In other news, on 25 February 2020, broadcaster Adel Al-Kasbi, was arrested after posting on his Twitter account the following: “I dreamed that I had become a minister and built a palace in Crimea but it was very, very expensive. The structure only cost me 13 million Omani riyals.” Al-Kasbi is a television and radio presenter, and his account is used to express his views on public affairs and the fight against corruption in the country. He was released on bail on 26 February 2020.

Local reports confirmed the arrest of four other citizens who retweeted his tweet, including former Shura Council member Salem Al-Awfi.

On 09 February 20, a woman human rights defender, who did not provide her name for security reasons, announced through her anonymous Twitter account the suspension of the Omani Feminists Twitter account that she helped set up. She said in a detailed tweet: “We aimed through the account to spread awareness first, then highlight the reality experienced by the Omani woman, who undoubtedly, as we have previously discussed, is advanced compared to all countries in the region; and this was the starting point, as the elevation of the homeland will not be achieved only by our pursuit of perfection through constructive criticism and then calling for rights.”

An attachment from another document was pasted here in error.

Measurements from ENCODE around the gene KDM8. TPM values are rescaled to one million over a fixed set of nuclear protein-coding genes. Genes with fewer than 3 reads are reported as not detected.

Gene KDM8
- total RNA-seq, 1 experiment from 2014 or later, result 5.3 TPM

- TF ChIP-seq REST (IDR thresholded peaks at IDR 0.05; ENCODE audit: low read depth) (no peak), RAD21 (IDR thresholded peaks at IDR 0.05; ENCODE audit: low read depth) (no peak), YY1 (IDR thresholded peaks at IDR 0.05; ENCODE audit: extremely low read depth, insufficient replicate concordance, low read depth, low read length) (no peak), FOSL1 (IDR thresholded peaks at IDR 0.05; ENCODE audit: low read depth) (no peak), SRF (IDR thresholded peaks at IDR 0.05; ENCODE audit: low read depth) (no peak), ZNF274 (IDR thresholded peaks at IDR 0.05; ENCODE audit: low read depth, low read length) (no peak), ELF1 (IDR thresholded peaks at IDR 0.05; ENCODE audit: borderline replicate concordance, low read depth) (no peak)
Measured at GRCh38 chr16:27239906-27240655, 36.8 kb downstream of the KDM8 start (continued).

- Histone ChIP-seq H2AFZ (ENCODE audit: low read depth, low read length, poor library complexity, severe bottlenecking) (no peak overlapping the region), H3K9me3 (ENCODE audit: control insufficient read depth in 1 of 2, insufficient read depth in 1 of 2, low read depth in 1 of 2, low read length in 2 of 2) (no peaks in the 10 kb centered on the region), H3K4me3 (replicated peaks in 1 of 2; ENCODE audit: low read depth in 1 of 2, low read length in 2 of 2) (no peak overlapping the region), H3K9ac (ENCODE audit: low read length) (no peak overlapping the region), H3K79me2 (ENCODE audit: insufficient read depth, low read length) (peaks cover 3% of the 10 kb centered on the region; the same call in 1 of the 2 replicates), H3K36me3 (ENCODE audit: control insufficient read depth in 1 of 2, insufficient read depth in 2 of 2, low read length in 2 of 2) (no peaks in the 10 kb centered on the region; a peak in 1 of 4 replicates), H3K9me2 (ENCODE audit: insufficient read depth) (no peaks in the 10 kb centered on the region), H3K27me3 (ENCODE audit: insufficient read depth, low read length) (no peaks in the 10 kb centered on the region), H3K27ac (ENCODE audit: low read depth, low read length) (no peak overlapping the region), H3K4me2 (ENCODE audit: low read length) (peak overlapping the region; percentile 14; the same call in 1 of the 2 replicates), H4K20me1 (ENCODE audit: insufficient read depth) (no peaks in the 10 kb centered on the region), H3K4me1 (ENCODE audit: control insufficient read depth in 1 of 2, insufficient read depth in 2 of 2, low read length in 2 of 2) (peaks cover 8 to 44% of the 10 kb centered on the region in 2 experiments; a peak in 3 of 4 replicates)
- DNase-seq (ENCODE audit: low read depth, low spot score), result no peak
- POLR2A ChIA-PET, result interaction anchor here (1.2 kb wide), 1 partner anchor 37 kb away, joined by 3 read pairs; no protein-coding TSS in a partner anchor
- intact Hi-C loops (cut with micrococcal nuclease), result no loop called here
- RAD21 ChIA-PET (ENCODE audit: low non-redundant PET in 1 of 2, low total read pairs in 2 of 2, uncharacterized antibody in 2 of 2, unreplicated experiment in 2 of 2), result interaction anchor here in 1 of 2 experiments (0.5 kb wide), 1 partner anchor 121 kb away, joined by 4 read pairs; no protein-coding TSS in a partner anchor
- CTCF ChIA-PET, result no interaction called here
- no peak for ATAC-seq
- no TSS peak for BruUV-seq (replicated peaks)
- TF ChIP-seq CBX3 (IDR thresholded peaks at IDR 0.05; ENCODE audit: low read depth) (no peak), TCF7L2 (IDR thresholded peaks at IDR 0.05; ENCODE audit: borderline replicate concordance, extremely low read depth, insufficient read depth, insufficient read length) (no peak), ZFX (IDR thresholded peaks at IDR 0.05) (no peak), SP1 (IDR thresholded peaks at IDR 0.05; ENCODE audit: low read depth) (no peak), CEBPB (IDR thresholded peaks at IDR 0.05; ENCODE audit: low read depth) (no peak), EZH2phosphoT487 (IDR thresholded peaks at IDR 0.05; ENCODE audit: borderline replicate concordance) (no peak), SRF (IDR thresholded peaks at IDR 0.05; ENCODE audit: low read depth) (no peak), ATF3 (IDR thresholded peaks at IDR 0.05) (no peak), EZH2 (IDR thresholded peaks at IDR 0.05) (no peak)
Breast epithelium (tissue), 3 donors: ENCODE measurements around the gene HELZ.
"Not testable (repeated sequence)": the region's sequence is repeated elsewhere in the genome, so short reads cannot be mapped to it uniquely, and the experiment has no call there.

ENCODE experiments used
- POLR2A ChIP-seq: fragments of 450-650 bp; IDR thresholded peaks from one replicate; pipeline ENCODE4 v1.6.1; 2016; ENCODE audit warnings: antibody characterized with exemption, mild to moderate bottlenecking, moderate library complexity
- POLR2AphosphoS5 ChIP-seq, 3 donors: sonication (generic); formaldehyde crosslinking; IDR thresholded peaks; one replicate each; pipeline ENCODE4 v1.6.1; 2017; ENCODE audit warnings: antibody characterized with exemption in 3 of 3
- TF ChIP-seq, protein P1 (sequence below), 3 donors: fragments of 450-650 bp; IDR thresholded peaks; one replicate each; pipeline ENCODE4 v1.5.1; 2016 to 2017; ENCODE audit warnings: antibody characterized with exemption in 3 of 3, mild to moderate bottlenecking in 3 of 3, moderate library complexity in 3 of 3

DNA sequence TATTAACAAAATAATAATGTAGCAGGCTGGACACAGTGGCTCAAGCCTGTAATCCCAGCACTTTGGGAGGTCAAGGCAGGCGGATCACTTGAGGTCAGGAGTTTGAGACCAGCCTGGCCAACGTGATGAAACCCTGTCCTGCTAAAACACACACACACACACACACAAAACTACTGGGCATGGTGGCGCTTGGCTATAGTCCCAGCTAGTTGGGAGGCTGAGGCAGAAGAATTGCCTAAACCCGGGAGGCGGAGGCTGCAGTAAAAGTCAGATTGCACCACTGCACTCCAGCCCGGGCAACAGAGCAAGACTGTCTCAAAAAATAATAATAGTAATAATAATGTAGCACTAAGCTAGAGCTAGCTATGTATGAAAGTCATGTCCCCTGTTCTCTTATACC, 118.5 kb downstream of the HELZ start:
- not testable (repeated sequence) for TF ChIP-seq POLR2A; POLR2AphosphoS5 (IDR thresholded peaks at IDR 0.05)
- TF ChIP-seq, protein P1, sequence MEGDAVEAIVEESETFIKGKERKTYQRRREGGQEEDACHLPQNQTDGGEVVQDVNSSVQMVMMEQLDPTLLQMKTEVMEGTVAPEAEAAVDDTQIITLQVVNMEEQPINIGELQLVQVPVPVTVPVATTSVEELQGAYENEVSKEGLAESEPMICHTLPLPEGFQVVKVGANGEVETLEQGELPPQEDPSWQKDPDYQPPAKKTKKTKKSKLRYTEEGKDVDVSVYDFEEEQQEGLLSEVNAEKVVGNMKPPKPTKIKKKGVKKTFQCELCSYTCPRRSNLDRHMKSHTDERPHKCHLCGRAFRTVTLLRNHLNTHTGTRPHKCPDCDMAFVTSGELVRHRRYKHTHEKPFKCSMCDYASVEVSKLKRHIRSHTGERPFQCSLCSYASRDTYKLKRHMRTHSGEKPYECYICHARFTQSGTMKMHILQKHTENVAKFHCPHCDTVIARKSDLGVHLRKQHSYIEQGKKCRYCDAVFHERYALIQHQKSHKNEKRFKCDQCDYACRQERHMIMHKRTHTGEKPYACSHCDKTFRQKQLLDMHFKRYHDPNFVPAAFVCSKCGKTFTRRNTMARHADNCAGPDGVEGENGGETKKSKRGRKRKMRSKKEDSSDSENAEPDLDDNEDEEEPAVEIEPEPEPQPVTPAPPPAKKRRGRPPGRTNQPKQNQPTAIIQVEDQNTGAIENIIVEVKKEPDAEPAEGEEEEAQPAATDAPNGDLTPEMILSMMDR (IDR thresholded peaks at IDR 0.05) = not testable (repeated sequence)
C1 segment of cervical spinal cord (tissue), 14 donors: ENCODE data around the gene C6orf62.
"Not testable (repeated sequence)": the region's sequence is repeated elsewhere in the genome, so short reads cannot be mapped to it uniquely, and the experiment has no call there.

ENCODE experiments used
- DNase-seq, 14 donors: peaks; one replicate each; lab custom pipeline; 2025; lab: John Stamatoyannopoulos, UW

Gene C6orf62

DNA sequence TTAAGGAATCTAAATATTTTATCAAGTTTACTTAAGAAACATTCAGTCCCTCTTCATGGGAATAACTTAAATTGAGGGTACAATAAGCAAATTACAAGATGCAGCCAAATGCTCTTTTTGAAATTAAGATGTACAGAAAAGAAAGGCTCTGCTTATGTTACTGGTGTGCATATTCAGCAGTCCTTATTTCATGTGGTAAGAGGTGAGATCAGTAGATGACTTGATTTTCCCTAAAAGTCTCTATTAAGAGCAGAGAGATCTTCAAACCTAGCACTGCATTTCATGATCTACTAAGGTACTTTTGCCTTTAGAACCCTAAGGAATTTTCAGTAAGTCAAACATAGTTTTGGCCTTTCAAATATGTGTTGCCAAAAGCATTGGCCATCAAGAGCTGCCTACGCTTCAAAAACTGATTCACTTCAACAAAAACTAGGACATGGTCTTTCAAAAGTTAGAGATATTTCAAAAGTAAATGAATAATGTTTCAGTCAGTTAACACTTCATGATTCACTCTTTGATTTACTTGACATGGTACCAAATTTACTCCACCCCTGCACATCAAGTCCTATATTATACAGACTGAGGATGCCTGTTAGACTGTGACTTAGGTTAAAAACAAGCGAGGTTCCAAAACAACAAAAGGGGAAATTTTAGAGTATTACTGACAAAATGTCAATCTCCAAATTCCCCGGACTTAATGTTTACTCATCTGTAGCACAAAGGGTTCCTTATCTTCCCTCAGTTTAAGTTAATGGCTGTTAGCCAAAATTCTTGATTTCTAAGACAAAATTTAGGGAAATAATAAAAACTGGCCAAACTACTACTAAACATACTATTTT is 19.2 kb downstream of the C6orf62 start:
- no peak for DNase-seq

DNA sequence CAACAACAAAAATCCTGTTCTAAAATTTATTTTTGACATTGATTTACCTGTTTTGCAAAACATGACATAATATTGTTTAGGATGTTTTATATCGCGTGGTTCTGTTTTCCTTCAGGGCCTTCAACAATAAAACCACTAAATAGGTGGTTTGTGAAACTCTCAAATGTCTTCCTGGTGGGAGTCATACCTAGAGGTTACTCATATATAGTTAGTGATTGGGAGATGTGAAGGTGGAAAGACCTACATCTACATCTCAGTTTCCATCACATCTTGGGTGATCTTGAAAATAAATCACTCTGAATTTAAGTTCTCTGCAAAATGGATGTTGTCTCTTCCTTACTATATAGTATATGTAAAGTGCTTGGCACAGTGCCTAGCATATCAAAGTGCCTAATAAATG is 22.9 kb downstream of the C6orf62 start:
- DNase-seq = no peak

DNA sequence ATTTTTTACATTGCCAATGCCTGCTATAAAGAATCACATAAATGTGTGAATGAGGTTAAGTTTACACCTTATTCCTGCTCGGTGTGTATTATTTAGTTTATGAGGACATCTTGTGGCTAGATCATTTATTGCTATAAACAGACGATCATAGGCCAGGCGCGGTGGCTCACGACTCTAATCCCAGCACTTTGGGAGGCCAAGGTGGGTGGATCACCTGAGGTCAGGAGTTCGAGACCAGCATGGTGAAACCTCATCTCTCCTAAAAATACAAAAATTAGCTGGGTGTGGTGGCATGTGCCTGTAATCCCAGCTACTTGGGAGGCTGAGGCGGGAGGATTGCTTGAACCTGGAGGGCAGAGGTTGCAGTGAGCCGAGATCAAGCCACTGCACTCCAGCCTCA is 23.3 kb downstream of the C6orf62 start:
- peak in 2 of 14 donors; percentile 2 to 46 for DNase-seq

She added, “We also apologise for our inability to complete the journey of this account due to circumstances beyond our control. But we assure you that the ideas do not die and that the issues are unforgettable and we value the role of the nation’s women in completing the path and striving for the best.”

There is a widespread belief that the reason behind the decision to suspend the Omani Feminists account on Twitter is that the activists have been threatened by the Special Division, the executive arm of the Internal Security Service, due to their defense of women’s rights, including the following tagline: #Omani women demand that permits that restrict the movement of female university students in internal housing be canceled.

GCHR and OAHR call on the authorities in Oman to immediately halt their systematic campaign aimed at withholding public freedoms from writers and other citizens, including freedom of the press, freedom of opinion, freedom of expression, and freedom of peaceful assembly. The authorities must fulfill their obligations to provide and protect civil space and not to harass human rights defenders, including writers, journalists and Internet activists.

GCHR and OAHR call on the authorities in Oman, including the security forces, to respect and protect the peaceful and legitimate work of women human rights defenders as they pursue their human and civil rights.

GCHR and OAHR also call on the French Publishers Syndicate and the management of the Paris Book Fair to urge the authorities in Oman to immediately stop their systematic campaign against writers and their books, in addition to targeting activists and severely restricting public freedoms.